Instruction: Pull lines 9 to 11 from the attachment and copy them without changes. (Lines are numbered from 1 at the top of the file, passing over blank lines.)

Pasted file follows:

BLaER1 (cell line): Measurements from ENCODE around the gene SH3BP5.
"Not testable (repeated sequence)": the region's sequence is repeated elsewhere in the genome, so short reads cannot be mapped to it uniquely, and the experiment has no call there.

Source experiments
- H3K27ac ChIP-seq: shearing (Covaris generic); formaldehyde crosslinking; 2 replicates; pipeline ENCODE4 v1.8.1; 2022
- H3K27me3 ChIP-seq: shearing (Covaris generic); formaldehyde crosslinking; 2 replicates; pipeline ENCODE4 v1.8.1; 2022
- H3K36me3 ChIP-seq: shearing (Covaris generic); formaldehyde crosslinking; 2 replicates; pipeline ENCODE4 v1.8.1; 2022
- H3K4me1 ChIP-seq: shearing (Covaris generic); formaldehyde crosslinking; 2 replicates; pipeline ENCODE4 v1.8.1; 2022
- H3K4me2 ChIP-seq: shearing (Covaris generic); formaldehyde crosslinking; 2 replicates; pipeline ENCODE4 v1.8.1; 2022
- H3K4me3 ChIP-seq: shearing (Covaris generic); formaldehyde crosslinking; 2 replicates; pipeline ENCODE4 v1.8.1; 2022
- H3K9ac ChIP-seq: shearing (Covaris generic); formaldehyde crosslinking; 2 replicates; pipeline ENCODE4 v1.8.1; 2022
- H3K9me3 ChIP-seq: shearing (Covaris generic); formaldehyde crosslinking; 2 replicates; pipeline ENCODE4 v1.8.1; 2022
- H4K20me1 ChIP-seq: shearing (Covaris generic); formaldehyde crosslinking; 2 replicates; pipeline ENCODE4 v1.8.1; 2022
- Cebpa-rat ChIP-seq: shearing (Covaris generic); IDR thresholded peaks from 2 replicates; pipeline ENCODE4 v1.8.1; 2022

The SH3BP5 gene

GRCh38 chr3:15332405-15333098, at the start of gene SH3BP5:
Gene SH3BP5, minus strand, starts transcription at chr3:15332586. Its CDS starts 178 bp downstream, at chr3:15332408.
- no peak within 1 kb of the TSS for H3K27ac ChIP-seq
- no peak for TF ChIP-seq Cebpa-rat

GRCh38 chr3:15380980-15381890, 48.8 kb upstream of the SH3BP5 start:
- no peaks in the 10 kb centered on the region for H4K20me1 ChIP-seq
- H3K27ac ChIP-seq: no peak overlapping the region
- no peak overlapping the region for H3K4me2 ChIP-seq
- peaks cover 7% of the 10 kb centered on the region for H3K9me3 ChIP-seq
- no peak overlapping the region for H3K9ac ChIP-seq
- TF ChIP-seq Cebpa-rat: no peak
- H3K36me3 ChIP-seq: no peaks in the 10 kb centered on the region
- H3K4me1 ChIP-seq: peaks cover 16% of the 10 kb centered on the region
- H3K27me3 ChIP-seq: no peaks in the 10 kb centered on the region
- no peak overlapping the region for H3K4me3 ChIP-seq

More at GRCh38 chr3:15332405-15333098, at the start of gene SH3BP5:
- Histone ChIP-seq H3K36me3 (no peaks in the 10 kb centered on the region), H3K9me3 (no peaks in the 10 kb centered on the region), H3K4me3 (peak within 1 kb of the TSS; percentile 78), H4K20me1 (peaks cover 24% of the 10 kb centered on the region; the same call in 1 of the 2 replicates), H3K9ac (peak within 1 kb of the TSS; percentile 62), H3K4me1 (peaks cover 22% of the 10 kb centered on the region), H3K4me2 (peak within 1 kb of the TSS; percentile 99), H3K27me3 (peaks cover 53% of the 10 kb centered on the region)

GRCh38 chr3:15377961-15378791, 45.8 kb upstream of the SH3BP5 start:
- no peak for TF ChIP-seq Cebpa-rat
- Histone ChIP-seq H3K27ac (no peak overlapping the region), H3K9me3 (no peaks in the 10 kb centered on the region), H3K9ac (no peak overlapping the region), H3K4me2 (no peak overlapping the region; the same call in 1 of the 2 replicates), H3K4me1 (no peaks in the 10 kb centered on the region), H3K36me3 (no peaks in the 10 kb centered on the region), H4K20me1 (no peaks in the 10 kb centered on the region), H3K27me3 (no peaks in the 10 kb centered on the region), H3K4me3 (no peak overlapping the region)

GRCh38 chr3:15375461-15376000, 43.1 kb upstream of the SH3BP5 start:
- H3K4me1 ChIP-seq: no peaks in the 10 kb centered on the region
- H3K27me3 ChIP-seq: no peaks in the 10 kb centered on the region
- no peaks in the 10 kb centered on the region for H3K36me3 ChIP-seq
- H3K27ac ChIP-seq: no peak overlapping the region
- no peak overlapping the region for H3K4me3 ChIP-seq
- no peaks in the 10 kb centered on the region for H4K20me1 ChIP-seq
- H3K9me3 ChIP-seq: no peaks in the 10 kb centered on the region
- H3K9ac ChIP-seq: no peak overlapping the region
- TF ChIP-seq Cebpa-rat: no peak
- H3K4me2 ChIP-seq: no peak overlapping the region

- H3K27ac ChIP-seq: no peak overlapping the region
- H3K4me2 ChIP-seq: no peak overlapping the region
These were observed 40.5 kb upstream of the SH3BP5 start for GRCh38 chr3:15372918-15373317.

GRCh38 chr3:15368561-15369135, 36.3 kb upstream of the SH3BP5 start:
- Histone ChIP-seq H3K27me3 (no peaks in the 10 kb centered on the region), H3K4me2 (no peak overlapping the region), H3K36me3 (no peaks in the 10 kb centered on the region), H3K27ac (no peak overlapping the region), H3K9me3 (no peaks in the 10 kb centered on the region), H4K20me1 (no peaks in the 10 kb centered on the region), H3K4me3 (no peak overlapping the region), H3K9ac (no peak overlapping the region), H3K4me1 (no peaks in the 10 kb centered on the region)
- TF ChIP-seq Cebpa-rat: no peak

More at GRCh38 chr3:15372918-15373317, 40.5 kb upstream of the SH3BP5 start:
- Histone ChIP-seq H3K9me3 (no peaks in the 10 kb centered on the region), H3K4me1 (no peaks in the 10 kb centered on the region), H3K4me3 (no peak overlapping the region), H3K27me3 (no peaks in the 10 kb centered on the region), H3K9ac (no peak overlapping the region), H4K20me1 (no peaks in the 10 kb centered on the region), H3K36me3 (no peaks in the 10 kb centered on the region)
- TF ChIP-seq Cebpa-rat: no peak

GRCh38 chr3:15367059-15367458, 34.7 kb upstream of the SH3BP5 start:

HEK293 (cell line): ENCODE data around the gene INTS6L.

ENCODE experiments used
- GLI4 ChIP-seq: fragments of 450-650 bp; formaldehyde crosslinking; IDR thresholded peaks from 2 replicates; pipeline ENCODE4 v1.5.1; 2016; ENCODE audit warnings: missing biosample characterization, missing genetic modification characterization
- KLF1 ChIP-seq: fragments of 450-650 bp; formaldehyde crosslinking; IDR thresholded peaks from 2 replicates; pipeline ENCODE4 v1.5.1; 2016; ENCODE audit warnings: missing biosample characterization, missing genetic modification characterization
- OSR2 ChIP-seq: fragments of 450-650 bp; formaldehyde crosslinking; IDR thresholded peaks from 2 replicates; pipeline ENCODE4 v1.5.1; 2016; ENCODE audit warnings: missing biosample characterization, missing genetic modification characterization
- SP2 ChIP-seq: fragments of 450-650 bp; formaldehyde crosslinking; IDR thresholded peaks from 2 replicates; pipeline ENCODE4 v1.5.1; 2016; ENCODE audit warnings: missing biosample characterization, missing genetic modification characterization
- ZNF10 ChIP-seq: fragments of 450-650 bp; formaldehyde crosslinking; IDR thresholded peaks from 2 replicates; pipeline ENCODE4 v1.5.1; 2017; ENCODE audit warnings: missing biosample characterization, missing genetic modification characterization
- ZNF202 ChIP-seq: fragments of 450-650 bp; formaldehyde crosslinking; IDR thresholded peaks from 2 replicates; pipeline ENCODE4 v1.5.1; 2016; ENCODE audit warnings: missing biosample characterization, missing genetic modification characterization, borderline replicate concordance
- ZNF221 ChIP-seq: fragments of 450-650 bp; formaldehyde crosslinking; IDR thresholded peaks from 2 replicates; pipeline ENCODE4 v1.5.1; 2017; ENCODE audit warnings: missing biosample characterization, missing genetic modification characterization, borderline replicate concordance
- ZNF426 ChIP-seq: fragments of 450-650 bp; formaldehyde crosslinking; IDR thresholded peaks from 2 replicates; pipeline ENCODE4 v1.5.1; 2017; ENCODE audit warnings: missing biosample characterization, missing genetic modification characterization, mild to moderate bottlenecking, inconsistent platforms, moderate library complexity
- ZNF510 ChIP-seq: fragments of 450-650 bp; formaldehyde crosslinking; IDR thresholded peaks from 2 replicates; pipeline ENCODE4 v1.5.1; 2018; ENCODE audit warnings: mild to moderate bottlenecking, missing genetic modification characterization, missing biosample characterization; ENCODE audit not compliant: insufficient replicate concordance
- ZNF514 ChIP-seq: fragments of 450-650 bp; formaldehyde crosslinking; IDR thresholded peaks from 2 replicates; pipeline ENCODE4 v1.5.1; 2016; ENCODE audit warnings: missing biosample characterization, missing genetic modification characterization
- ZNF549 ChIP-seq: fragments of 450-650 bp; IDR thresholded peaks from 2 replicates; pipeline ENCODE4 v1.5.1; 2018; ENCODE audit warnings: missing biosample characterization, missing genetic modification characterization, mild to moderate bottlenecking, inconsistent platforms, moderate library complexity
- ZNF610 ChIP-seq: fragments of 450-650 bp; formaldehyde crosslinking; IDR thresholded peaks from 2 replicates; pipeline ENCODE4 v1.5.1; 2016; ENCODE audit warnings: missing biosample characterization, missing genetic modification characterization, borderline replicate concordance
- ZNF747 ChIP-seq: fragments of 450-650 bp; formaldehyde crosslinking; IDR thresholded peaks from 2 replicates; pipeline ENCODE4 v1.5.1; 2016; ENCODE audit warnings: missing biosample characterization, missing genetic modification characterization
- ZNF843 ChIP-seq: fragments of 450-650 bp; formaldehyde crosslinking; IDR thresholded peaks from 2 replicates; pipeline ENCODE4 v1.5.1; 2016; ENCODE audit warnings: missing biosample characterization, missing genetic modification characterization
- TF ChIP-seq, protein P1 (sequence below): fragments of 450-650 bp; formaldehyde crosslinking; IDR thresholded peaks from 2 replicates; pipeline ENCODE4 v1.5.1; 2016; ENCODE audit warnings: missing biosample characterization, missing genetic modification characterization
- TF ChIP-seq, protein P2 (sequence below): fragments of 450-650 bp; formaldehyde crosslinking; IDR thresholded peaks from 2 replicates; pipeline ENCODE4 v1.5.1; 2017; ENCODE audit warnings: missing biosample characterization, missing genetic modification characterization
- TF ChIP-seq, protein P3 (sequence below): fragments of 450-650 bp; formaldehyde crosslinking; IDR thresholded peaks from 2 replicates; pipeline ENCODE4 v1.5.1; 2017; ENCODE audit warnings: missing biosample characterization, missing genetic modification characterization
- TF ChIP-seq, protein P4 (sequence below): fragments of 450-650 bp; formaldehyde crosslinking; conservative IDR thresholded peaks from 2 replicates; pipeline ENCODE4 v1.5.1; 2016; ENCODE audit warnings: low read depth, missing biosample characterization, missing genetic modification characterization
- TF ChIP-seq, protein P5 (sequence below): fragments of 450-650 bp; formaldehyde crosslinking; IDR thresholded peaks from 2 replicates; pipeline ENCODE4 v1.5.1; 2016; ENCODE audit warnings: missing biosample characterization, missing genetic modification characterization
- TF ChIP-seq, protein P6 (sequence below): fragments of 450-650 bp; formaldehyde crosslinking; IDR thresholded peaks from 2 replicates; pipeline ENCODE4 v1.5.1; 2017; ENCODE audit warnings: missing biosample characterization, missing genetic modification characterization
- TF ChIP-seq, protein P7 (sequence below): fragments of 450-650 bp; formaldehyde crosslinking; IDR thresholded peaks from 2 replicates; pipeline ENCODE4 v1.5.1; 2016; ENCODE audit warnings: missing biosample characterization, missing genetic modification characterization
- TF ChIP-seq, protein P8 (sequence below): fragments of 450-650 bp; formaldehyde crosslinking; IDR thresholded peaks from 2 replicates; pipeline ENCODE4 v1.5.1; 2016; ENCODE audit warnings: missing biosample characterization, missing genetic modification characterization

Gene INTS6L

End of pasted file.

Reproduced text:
- H3K4me3 ChIP-seq: shearing (Covaris generic); formaldehyde crosslinking; 2 replicates; pipeline ENCODE4 v1.8.1; 2022
- H3K9ac ChIP-seq: shearing (Covaris generic); formaldehyde crosslinking; 2 replicates; pipeline ENCODE4 v1.8.1; 2022
- H3K9me3 ChIP-seq: shearing (Covaris generic); formaldehyde crosslinking; 2 replicates; pipeline ENCODE4 v1.8.1; 2022